How Microfinanza is enhancing Women’s Economic Empowerment in the Red Sea State: revolving funds and financial education to women and youth living in vulnerable conditions.
Microfinanza’s strategy in Sudan is built on over 20 years of experience providing financial inclusion expertise in Africa and the MENA Region, working with International Donors, Financial institutions, the private sector, and local communities to promote Financial Inclusion and Local Economic and Social Development.
Due to the complexity of the country, its size, and the recent political and economic challenges, each new initiative has been highly customised and tested based on the unique needs and circumstances of target groups in each locality.
The Republic of Sudan – the third largest African country – is in fact a multiracial, multicultural country composed of 18 regions and more than 180 localities. The population reaches 47.93 million inhabitants, of which about 70% live in rural areas, and 8% are nomads. Due to internal conflicts, there are also around 3.24 million IDPs (Internal Displaced People), while there are 1.15 million refugees from surrounding countries, due to regional conflicts. The population is growing fast (growth rate is 2.55%), and about 46.5% of the population lives below the poverty line, earning less than $ 1 a day. The country’s economy was strongly hit after the war and separation from South Sudan in 2011 and lost most international support after the coup d’etat in October 2021. The Country is in growing debt distress: the primary internal challenges include structural vulnerabilities, unemployment, external debt, climate change and low labour and capital productivity. Also, low productivity growth in manufacturing and agriculture due to inadequate infrastructure, power shortages, and an unfavourable macroeconomic environment is limiting small and medium entrepreneurs’ growth. The private sector is constrained by limited access to finance, a low-skilled labour force, and an inadequate legal and regulatory framework. In Sudan, every state presents its own tribal and cultural features, its peculiar driving economic sectors, as well as its intrinsic frailties.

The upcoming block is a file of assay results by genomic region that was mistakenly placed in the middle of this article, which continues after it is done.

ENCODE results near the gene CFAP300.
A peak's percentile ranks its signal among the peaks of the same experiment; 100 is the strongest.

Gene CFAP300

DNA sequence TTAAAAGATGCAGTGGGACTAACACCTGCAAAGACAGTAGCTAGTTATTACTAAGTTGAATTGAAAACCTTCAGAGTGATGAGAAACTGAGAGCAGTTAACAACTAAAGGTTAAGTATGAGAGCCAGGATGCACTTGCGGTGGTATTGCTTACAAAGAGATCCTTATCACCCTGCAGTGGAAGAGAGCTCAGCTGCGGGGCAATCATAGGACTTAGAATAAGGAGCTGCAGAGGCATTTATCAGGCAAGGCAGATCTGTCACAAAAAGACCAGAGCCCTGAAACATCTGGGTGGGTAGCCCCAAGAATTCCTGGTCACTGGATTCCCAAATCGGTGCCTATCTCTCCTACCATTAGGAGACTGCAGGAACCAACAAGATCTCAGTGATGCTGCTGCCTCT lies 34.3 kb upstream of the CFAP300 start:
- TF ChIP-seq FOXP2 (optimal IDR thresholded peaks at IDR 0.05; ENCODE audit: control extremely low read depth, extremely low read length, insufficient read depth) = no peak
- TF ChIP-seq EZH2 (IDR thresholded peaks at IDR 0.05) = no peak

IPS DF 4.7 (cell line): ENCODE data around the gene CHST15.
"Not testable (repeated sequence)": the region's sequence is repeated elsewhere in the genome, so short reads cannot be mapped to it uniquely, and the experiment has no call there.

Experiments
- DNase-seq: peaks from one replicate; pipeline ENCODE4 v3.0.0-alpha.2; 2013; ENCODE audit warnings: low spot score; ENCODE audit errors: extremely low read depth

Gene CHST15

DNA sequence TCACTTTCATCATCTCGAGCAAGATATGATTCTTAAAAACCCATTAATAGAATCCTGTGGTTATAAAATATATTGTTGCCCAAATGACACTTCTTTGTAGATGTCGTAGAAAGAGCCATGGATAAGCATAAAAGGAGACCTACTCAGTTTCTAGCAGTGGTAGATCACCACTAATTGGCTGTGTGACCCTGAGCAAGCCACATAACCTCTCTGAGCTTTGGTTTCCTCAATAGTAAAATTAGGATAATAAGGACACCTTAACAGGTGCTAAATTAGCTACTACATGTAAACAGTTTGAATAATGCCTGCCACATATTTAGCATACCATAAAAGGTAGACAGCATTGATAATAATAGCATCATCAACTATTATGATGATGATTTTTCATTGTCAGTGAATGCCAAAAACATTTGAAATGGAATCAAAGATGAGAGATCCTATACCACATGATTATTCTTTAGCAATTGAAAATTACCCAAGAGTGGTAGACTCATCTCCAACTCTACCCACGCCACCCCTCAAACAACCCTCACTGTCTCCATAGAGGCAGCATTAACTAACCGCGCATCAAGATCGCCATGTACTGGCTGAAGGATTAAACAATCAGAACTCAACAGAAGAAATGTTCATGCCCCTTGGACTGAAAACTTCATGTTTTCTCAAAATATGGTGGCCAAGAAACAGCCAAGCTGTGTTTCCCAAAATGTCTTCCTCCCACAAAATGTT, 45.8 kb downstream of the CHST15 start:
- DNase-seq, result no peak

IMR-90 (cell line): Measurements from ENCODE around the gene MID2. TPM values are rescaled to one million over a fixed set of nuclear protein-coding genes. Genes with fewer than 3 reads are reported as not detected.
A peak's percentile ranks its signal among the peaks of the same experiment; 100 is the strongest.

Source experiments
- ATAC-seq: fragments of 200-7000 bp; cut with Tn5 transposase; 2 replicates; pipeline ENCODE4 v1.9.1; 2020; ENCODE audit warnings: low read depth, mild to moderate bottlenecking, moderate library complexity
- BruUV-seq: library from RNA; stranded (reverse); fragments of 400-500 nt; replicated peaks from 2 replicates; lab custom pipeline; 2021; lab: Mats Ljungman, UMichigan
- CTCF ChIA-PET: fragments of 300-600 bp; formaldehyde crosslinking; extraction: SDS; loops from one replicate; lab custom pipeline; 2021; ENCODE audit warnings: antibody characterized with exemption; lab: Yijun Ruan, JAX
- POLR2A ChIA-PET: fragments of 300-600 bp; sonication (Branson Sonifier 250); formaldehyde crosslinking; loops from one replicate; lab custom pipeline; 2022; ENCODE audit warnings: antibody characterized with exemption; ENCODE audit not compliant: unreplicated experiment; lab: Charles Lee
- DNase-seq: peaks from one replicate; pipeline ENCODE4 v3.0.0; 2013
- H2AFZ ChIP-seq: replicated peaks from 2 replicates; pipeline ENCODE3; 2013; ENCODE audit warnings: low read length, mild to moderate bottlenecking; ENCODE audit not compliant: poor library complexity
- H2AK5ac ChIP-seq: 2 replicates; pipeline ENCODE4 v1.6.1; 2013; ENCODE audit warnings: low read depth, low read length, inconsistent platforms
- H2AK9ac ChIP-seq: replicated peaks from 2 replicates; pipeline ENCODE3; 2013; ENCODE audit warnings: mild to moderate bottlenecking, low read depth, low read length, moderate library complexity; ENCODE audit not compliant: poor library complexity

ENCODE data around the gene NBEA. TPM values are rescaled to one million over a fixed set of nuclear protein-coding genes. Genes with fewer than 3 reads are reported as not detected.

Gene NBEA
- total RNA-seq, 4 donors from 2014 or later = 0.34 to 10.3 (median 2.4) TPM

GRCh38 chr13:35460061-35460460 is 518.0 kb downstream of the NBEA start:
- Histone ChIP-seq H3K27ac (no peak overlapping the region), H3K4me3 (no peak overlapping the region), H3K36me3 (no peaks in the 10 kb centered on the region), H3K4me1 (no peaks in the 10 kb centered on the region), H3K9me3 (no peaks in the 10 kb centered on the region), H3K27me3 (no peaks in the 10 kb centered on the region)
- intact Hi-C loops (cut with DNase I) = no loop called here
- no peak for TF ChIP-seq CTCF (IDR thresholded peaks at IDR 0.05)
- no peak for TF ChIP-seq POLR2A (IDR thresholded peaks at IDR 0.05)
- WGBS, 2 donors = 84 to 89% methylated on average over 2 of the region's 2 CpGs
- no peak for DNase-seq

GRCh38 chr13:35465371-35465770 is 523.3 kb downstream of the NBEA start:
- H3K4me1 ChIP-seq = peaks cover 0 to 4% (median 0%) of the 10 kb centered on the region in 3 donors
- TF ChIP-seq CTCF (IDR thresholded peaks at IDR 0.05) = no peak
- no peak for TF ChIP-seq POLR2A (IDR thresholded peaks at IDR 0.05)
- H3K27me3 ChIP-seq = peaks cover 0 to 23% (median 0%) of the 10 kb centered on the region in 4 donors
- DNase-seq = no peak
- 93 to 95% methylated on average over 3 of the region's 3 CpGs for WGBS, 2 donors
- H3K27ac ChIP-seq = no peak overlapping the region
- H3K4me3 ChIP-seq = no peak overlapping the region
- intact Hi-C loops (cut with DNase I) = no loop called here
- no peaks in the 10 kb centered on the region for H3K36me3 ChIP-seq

WE-RISE!, the project financed by the European Union and jointly implemented by AICS Khartoum and UNWOMEN, enabled the launch of a first Technical Assistance intervention in the first weeks of January 2023 in the Red Sea State, in cooperation with the local microfinance NGO PASED (Port Sudan Association for Small Enterprise Development).
Port Sudan, the State’s capital city, constitutes the main Sudanese harbour and commercial hub. During the last decades, tribal clashes exacerbated socio-political instability and worsened the economic crisis affecting the country by forcing a slowdown in many women-led Income Generating Activities (IGAs). For this reason, since early 2015, few local non-governmental organisations (NGOs) and Micro Finance Institutions (MFIs) have begun to sponsor the creation of women’s associations with the dual goal of a) Providing sharing spaces and safety nets for association members b) Providing a shared source of capital to startup or improve women-led Income Generating Activities (IGAs).